PARIS (Reuters) - Airbus (AIR.PA) called on Wednesday for new talks with European governments to ease “heavy penalties” for delays to its A400M military aircraft, after taking a fresh 1.2 billion euro ($1.3 billion) charge for Europe’s largest defense project.
The appeal comes seven years after Airbus won what at the time was regarded as a definitive 3.5 billion euro bailout for the delayed project, plagued from the start by political wrangling over the choice of new European engines.
Airbus said recent problems with engine gearboxes and delays in supplying defensive aids had led to severe penalties, bureaucratic arguments and cash being held back by governments.
“We cannot go on like that. This is unacceptable and puts a huge burden on Airbus and we need to do something about it,” Chief Executive Tom Enders said.
The A400M was ordered in 2003 by seven NATO nations -- Belgium, France, Germany, Luxembourg, Spain, Britain and Turkey -- to grant Europe an independent military transport capability.
An unusual fixed-price contract worth 20 billion euros reflected efforts by Airbus at the time to win a major military contract to add to its growing jetliner business.
But it foundered over problems with the West’s largest turboprop engines, which were to be supplied by a European consortium instead of Airbus’s preference for a Canadian supplier, as well as tight deadlines for military hardware.
Speaking after reporting lower 2016 profits, Enders argued Airbus was still paying for the “original sin” of striking an unrealistic deal 14 years ago, despite having reset the program with the 2010 bailout deal.
The pan-European agency representing the buyers was not available for comment.
But Germany, the largest A400M buyer which has been most critical of the project, expressed little immediate appetite to help Airbus cope with the latest issues.
“It is important that the manufacturer resolves the current problems in the program,” a defense ministry spokesman said.
Tobias Lindner, a Green lawmaker and member of the German parliament’s budget committee, urged the government to press for “a new and resilient” agreement without reducing penalties.
Enders, who is said to privately regret not cancelling the project before the bailout in 2010, declined to say if Airbus would threaten to stop building the plane.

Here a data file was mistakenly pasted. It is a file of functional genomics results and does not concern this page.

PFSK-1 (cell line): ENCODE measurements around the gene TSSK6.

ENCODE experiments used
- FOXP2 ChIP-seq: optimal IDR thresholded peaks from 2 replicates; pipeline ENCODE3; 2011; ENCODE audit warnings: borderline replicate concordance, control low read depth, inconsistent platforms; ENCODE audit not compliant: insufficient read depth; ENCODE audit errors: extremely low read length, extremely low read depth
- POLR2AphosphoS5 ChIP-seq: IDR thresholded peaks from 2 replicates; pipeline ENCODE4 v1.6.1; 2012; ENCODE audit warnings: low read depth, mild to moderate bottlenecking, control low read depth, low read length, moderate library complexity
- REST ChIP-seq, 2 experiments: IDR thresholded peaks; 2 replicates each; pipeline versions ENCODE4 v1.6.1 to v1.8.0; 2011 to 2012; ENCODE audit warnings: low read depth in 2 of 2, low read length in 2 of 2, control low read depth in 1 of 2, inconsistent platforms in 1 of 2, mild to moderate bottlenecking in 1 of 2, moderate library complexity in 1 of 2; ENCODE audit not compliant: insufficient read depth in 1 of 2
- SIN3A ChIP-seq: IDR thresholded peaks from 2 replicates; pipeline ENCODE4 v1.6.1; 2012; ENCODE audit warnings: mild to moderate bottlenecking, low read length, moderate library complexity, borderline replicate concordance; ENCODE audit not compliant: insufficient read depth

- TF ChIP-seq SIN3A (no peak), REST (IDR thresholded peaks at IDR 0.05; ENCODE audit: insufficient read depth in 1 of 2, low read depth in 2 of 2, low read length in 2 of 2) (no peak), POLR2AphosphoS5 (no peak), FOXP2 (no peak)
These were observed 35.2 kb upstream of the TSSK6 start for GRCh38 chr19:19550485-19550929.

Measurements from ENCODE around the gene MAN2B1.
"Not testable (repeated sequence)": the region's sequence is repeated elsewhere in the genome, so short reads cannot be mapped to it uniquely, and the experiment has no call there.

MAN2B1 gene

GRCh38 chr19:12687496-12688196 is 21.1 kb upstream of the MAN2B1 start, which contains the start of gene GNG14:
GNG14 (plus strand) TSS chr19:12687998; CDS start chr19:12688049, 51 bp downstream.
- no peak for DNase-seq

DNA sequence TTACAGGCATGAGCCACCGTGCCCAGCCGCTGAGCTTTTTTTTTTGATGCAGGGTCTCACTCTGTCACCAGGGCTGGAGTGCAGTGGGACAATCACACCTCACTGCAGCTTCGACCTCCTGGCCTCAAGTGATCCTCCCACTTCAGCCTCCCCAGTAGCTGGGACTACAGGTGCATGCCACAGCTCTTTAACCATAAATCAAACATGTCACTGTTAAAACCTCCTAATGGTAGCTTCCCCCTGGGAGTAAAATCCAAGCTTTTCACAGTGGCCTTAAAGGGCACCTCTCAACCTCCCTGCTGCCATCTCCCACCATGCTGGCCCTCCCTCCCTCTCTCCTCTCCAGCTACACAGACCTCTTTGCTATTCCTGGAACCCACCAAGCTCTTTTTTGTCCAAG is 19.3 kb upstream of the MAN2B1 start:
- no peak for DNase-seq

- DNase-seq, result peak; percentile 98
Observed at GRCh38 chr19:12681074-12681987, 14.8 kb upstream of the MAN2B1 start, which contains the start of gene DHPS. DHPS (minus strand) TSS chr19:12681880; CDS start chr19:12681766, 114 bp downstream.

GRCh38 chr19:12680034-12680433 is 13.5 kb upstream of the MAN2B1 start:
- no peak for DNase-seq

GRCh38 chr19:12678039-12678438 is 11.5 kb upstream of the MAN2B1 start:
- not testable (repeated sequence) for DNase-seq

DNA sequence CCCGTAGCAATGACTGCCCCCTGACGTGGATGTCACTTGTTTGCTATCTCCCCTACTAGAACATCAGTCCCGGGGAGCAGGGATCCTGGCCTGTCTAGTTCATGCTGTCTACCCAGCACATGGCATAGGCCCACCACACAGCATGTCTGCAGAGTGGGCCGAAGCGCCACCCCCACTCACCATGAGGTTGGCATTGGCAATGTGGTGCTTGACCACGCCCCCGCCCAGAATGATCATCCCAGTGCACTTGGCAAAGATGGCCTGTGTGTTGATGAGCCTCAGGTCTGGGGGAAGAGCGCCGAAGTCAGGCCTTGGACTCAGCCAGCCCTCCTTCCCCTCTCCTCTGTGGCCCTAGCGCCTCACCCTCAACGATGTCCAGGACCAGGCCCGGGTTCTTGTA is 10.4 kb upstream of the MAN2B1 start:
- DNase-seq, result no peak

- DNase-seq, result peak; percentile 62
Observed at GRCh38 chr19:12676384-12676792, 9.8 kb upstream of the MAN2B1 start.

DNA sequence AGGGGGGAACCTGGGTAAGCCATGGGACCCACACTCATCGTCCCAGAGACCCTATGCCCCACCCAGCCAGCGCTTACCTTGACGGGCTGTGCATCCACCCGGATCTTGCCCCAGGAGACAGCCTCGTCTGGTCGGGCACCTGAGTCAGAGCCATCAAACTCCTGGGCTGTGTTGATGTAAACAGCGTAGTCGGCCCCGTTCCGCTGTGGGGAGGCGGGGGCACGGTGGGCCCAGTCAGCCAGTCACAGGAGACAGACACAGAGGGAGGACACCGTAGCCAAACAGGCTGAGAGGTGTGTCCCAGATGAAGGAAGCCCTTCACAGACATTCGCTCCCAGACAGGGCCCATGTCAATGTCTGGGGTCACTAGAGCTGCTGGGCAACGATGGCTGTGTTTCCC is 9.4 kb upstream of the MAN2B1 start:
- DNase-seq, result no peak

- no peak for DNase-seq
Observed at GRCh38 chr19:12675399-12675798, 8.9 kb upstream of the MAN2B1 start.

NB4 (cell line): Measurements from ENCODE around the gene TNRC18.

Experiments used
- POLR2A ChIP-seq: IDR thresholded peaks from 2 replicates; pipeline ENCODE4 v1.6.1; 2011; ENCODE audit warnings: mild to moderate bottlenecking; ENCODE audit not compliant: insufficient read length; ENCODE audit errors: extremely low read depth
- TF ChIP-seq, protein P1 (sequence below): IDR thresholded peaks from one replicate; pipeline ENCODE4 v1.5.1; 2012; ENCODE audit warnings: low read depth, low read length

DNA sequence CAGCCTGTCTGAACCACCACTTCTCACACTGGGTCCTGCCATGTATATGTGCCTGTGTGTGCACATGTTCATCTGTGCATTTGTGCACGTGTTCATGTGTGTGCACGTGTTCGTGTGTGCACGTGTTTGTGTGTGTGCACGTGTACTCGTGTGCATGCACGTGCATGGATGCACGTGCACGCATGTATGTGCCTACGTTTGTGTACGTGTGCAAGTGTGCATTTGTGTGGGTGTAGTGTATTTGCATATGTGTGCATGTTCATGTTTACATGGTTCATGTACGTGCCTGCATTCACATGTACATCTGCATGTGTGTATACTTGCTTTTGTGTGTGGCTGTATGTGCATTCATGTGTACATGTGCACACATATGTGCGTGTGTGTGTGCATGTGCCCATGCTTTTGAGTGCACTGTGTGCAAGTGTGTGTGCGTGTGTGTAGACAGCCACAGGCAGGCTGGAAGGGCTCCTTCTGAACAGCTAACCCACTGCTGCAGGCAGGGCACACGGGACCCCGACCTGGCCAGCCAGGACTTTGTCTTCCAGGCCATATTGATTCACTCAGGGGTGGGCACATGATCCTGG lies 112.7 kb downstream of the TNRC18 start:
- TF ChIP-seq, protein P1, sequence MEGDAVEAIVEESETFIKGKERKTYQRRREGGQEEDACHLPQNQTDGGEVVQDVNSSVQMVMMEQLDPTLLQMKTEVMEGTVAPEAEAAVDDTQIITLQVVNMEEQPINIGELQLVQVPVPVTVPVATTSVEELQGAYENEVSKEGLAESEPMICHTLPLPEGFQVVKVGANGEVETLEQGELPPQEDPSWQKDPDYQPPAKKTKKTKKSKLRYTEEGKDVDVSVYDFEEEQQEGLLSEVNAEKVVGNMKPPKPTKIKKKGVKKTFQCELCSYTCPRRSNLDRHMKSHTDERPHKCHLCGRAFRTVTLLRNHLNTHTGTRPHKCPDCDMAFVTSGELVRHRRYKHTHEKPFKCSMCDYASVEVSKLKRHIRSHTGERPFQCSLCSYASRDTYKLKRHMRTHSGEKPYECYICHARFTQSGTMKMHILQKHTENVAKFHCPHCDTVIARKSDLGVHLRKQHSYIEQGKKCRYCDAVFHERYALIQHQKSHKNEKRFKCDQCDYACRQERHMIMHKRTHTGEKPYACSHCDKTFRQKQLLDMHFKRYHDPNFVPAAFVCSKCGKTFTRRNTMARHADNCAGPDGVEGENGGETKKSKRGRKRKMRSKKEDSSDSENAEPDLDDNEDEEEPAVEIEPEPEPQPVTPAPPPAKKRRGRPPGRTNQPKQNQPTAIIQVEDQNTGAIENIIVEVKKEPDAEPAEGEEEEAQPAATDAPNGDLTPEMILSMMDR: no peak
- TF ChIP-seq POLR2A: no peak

Airbus shares fell about 1 percent on news of the 1.2 billion euro charge, which brings the total amount it has written off on the A400M towards 7 billion euros.
Raymond James analyst Harry Breach wrote that Airbus needed to reassure investors the stream of charges was nearing an end.
Several others questioned how easily Airbus would be able to strike a new A400M deal in the midst of budget austerity, French and German elections and political distractions in a group of nations dealing with Brexit and conflict in Syria.
“I am not sure that the states will agree to put their hands in their pockets once again,” said Chloe Lemarie, director of aerospace and defense research at Mainfirst Bank in Paris.
The A400M overshadowed a narrower-than-expected drop in 2016 core earnings as Airbus delivered a record 688 jetliners.
Core operating income fell 4 percent to 3.955 billion euros on revenues up 3 percent. Analysts had expected a 7 percent drop in core profit due to weaker pricing of old models.
Airbus said bottlenecks in the supply chain for its A350 jet had improved, but called for a “huge effort” from engine maker Pratt & Whitney (UTX.N) to ease delays in A320neo output.
It predicted more than 700 jetliner deliveries in 2017.
It did not give a formal target for orders but executives say they will lag deliveries for the first time since 2009 as the aircraft market slows.
Additional erporting by Andrea Shalal and Sabine Siebold in Berlin; editing by Keith Weir